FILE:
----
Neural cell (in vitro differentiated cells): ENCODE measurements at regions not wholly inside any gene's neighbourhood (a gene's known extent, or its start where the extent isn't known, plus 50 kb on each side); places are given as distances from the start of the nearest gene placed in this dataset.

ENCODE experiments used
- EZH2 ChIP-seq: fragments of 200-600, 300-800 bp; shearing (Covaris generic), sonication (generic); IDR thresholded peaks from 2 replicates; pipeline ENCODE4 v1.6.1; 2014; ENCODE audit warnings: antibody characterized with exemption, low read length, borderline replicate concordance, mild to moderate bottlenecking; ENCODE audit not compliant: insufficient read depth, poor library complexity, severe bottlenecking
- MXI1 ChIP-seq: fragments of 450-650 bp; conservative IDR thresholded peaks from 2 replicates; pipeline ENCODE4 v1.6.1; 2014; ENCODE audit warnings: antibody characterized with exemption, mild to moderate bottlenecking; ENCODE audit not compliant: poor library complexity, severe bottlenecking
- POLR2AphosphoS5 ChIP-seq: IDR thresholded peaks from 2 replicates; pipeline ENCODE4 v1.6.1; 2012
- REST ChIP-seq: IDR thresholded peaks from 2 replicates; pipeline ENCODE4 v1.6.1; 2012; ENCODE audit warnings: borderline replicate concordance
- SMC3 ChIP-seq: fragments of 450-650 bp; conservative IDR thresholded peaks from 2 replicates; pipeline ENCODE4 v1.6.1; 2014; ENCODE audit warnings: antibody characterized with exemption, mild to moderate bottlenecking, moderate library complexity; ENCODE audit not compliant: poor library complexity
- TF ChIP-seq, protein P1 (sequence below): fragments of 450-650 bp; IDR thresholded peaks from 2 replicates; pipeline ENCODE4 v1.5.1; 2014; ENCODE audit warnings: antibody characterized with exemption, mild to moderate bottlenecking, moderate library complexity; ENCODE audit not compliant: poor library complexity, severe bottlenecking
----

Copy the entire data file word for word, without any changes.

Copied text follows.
Neural cell (in vitro differentiated cells): ENCODE measurements at regions not wholly inside any gene's neighbourhood (a gene's known extent, or its start where the extent isn't known, plus 50 kb on each side); places are given as distances from the start of the nearest gene placed in this dataset.

ENCODE experiments used
- EZH2 ChIP-seq: fragments of 200-600, 300-800 bp; shearing (Covaris generic), sonication (generic); IDR thresholded peaks from 2 replicates; pipeline ENCODE4 v1.6.1; 2014; ENCODE audit warnings: antibody characterized with exemption, low read length, borderline replicate concordance, mild to moderate bottlenecking; ENCODE audit not compliant: insufficient read depth, poor library complexity, severe bottlenecking
- MXI1 ChIP-seq: fragments of 450-650 bp; conservative IDR thresholded peaks from 2 replicates; pipeline ENCODE4 v1.6.1; 2014; ENCODE audit warnings: antibody characterized with exemption, mild to moderate bottlenecking; ENCODE audit not compliant: poor library complexity, severe bottlenecking
- POLR2AphosphoS5 ChIP-seq: IDR thresholded peaks from 2 replicates; pipeline ENCODE4 v1.6.1; 2012
- REST ChIP-seq: IDR thresholded peaks from 2 replicates; pipeline ENCODE4 v1.6.1; 2012; ENCODE audit warnings: borderline replicate concordance
- SMC3 ChIP-seq: fragments of 450-650 bp; conservative IDR thresholded peaks from 2 replicates; pipeline ENCODE4 v1.6.1; 2014; ENCODE audit warnings: antibody characterized with exemption, mild to moderate bottlenecking, moderate library complexity; ENCODE audit not compliant: poor library complexity
- TF ChIP-seq, protein P1 (sequence below): fragments of 450-650 bp; IDR thresholded peaks from 2 replicates; pipeline ENCODE4 v1.5.1; 2014; ENCODE audit warnings: antibody characterized with exemption, mild to moderate bottlenecking, moderate library complexity; ENCODE audit not compliant: poor library complexity, severe bottlenecking